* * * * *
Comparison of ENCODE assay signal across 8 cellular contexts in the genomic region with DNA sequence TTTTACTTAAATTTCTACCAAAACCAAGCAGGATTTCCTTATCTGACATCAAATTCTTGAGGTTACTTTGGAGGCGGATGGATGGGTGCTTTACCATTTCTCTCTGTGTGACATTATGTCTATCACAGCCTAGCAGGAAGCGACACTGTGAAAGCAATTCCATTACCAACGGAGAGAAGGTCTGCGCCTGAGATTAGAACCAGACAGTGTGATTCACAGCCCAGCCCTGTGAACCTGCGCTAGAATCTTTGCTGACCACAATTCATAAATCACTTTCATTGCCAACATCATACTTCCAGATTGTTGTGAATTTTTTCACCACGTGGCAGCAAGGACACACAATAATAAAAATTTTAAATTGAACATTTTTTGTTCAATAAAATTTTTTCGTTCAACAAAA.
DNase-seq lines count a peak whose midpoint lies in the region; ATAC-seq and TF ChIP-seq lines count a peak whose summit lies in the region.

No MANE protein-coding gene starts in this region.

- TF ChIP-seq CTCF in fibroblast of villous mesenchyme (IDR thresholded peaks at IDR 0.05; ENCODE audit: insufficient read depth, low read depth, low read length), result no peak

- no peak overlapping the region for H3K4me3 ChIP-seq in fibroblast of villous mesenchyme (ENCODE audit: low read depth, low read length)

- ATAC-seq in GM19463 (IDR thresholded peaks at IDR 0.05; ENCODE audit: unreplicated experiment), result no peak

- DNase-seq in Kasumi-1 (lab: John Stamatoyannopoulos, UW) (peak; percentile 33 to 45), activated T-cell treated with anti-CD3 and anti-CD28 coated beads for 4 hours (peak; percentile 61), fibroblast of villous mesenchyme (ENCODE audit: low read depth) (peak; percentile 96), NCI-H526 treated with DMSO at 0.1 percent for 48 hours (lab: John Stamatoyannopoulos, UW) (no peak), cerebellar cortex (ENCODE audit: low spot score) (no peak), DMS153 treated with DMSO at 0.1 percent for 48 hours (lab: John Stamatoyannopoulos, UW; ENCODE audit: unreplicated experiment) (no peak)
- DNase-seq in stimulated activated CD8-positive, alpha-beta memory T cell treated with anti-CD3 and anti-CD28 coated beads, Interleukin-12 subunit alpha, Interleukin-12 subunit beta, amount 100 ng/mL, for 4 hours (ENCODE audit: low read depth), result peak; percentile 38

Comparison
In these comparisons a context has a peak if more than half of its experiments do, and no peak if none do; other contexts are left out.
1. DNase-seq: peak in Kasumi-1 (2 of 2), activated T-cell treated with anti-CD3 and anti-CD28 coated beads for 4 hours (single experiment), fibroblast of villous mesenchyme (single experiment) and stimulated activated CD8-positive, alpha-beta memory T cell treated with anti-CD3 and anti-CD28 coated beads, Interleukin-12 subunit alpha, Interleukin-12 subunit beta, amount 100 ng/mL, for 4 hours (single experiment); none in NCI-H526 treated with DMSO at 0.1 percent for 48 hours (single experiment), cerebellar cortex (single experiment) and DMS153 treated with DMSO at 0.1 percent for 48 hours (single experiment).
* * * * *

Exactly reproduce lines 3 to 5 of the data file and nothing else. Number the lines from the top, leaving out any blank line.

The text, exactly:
No MANE protein-coding gene starts in this region.

- TF ChIP-seq CTCF in fibroblast of villous mesenchyme (IDR thresholded peaks at IDR 0.05; ENCODE audit: insufficient read depth, low read depth, low read length), result no peak

- no peak overlapping the region for H3K4me3 ChIP-seq in fibroblast of villous mesenchyme (ENCODE audit: low read depth, low read length)